Any damage to an underground wire requires the repair skills of a licensed electrical contractor or the electrical power company in the community that have the skills, knowledge, expertise and authority to handle the problem. Nearly every state in the union requires a general contractor or subcontractor have a digging permit in order to do any type of digging that can cause an electrical break.
In fact digging a hole or trench without the proper permit could generate a backbreaking fine. It is always imperative to check with the local underground utility department in the community to obtain guidelines on digging in the area.
That being said, there are many reasons that an underground electrical conduit can be destroyed or damaged. Usually, it is a result of environmental conditions, or aging wires. To be safe, all the repairs need to be handled properly to ensure they are done correctly.
The first step in tackling any type of broken power line is to make sure that the breaker to that specific line has been turned off. Next, the broken line will need to be carefully dug up and secured. All portions of the wire will need to be cleaned of its insulation back approximately 3 inches to expose the wire.
The wire must maintain its cleanliness until the repair is complete. The electrician will then place both ends of the strip wire in a protective exothermic-weld stove. Filled with a firing powder, the electrician will then light the stove and allow the weld to react. Only after it is completely cooled can it be held.
For any repair of an electrical box above the surface, the process is much different. It follows traditional construction national electric code. All wires must be pulled apart, stripped away, and exposed, only after the power has been tested as off. This is often performed using a voltage tester for determining that the power has been safely turned off.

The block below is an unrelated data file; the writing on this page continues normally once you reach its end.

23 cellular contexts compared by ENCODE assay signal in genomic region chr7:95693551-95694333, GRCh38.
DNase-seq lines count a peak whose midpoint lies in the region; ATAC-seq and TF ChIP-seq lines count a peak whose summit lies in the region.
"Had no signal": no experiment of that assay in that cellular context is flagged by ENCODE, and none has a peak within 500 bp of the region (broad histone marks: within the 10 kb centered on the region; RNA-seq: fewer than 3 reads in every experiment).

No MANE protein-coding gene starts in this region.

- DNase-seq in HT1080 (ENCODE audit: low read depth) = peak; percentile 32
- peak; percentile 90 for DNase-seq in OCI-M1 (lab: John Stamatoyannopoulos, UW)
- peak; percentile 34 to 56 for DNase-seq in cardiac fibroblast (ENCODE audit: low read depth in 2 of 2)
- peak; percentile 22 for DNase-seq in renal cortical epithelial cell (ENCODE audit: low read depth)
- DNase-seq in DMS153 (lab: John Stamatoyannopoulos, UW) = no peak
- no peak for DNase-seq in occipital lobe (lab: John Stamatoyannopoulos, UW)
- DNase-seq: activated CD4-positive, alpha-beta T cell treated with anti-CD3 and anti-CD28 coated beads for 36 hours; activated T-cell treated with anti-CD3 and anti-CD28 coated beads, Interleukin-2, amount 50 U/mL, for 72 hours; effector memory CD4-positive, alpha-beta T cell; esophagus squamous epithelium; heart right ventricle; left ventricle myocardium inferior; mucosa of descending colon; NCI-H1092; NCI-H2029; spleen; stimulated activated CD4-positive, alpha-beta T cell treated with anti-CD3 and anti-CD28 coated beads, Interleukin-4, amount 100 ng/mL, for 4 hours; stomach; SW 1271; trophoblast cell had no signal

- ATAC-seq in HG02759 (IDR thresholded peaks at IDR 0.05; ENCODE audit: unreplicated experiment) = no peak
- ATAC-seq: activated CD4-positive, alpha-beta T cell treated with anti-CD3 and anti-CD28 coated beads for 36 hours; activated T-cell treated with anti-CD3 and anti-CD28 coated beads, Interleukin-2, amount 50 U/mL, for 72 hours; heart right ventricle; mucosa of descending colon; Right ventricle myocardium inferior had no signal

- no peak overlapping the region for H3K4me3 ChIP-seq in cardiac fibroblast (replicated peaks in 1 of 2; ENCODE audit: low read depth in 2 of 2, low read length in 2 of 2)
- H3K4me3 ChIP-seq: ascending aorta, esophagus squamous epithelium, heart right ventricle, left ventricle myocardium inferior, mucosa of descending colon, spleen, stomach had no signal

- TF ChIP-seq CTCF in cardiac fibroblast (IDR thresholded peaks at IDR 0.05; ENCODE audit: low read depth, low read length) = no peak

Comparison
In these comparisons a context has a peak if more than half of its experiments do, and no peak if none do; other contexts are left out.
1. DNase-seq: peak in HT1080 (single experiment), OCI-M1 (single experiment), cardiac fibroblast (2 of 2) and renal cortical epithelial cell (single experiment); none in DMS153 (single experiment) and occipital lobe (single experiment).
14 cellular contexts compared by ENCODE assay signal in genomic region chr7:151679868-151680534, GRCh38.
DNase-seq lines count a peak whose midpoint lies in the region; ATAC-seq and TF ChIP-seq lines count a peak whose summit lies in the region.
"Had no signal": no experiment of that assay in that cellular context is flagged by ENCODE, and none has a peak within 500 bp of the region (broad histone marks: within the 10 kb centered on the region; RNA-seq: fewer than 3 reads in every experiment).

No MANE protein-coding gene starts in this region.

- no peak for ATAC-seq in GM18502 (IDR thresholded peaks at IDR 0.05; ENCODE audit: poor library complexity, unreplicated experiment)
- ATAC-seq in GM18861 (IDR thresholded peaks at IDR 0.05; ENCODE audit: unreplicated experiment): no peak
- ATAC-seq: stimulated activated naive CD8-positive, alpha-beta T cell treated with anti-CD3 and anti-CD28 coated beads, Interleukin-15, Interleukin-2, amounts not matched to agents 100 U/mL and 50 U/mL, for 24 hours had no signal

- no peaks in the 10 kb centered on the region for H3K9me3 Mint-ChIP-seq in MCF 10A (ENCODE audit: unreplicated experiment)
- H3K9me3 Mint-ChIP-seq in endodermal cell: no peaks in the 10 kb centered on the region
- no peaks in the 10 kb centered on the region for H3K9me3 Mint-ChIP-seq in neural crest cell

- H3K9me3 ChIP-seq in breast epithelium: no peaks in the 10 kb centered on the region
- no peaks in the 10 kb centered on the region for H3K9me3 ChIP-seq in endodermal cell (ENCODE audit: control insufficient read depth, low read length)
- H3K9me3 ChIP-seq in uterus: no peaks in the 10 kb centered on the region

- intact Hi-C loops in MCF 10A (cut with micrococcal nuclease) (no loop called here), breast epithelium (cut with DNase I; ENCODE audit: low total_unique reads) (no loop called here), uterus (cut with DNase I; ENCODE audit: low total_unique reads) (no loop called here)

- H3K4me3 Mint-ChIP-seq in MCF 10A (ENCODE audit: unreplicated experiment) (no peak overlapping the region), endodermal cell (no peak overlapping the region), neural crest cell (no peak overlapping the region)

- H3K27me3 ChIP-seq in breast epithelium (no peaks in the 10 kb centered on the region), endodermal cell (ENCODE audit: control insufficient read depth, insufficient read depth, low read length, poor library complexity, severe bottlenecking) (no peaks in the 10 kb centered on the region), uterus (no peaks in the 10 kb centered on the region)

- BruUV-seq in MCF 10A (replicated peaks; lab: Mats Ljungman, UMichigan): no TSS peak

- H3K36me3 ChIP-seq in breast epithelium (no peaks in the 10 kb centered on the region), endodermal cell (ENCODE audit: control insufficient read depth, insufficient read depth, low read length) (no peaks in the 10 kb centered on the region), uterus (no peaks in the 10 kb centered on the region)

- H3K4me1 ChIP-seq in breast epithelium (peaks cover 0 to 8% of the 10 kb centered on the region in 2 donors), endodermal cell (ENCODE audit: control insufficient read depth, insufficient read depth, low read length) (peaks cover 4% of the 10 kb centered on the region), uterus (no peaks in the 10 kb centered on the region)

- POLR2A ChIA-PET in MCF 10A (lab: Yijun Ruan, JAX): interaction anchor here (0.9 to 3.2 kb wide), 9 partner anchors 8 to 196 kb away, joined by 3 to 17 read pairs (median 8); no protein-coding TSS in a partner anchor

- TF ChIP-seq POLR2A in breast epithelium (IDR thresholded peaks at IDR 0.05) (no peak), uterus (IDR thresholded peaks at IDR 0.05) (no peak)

All wiring in the box needs to be re-attached. All like-colored wires are attached together meaning that black goes to black, and white goes to white before using the appropriate size cap to hold all of the wires together. In addition, if there is a green screw in the box, a bare wire must be attached to it and firmly attached to the grounding wire(s).
Many electricians will then use electrical black tape to wrap around all of the attached wires to ensure that they do not move out of their sleeve. Next they will push the wiring back into the box to ensure they are firmly in place and not pressing up against any wall including the faceplate. Only then do they secure the faceplate to the outside and tighten it with the screws.
In both incidences, the electrician or the electrical power company will then turn the circuit breaker back on. They will then test the system to make sure that the wires are working properly to ensure the safety of everyone that comes in contact with the wire.